Passive House (Passivhaus) buildings consume up to 90 percent less heating and cooling energy than conventional buildings.  Applicable to almost any building type or design, the Passive House high-performance building standard is the only internationally recognized, proven, science-based energy standard in construction. Certification ensures that designers and consultants are expertly qualified to design buildings to meet the standard.

The benefits of employing Passive House standards include fine-tuned control over indoor air quality and temperature with simple to use and durable systems, making them extremely quiet and comfortable throughout the changing seasons. The reductions in operating costs quickly make up any additional costs associated with construction, and the reduced carbon emissions provide priceless peace of mind.

Passive House (Passivhaus) is at the foundation of how we build better. It is how we feel better.

For technical criteria for the Passive House, EnerPHit and PHI Low Energy Building Standard click here.

COVID-19 = Trying Times

The COVID-19 pandemic has been devastating. Lives lost. Economies crushed. Misery and fear. While we here in Canada have not yet felt the full fury of this corna virus, its affects are already evident.

Passive House Canada, the not-for-profit advocacy group I lead as CEO, has been particularly hard hit. The majority of our revenue is derived from classroom education for building professionals and government decision makers. With hundreds of students suddenly wanting to cancel, we were in trouble.

Fortunately I’m blessed with fantastic staff and understanding clients. Our strategic plan had us moving many of our courses online by spring of 2021.

Boy, did we accelerate that!

Within one week, we were able to offer an important 24 hour course via webinar. It is going on right now – six days of four hours per day.

At Passive House Canada, we are familiar with video technology. We have staff in Victoria, Vancouver, Brazil, U.S., Toronto and Aurora, and work across three time zones. Video conference is a daily occurrence, as is the use of cloud based software.

My concern has been that online education has to deliver the same quality and outcomes as classroom education. That’s not easy when you’re moving to a new delivery platform. It’s not easy when delivering highly-technical content.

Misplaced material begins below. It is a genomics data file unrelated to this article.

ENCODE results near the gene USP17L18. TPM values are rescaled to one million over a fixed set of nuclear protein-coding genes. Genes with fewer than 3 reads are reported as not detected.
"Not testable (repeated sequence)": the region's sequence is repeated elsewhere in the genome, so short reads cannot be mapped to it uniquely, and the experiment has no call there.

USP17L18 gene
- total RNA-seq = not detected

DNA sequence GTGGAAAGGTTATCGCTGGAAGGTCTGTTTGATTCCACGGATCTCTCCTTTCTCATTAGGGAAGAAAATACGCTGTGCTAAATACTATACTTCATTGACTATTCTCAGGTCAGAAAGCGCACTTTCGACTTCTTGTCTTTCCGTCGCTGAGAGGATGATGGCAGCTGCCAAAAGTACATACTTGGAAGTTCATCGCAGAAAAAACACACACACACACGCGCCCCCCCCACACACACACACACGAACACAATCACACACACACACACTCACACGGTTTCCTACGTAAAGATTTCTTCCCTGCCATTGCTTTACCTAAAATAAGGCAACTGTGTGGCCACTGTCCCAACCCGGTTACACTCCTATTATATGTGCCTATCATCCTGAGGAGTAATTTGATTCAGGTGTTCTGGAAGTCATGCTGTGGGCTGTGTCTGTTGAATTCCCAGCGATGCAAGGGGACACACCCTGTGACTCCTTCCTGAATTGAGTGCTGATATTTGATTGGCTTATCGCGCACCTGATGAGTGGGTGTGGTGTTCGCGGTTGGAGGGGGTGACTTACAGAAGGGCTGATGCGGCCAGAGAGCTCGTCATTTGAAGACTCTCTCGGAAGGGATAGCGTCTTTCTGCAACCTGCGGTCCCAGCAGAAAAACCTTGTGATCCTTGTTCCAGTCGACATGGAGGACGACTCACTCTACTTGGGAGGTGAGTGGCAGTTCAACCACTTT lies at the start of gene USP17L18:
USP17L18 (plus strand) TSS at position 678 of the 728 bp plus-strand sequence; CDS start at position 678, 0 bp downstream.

Here are a few of the things we’ve done to ensure a good educational experience:

1. The webinars are live and interactive. We have TWO Passive House experts on the webinar – one is instructing and the other is facilitating the event, answering text questions and making sure folks are heard when they have a question to ask.

2. The webinars are taped and students have access to them for future study, especially as they near writing their exam.

3. There are online discussion groups that past and current students can meet in to talk problems and share solutions.

4. Before we went live, we practised, practised, practised. No software fumbling on day one. No hesitant instructors either. (Although, ironically, the video of the CEO welcoming folks to class started without audio. It was like someone was telling me something. That was fixed for day two.)

5. We have great instructors and chose one for this inaugural webinar who knows how to present to the computer. To be good, they must be engaging, even though their students are spread across the continent. Teaching for 24 hours to a computer is tough.

Early feedback is good. One participant told me he enjoyed working alone in his room, able to focus on the course without distraction. Others have said they enjoy not having to travel to a larger city and paying for hotel and meals. One of the important reasons I included moving online is to offer our programs to those who don’t have the ability to travel to a large city for class. I thought northern and rural clients would love this most, but it turns out folks in big cities are very happy to stay home and go to “school,” too.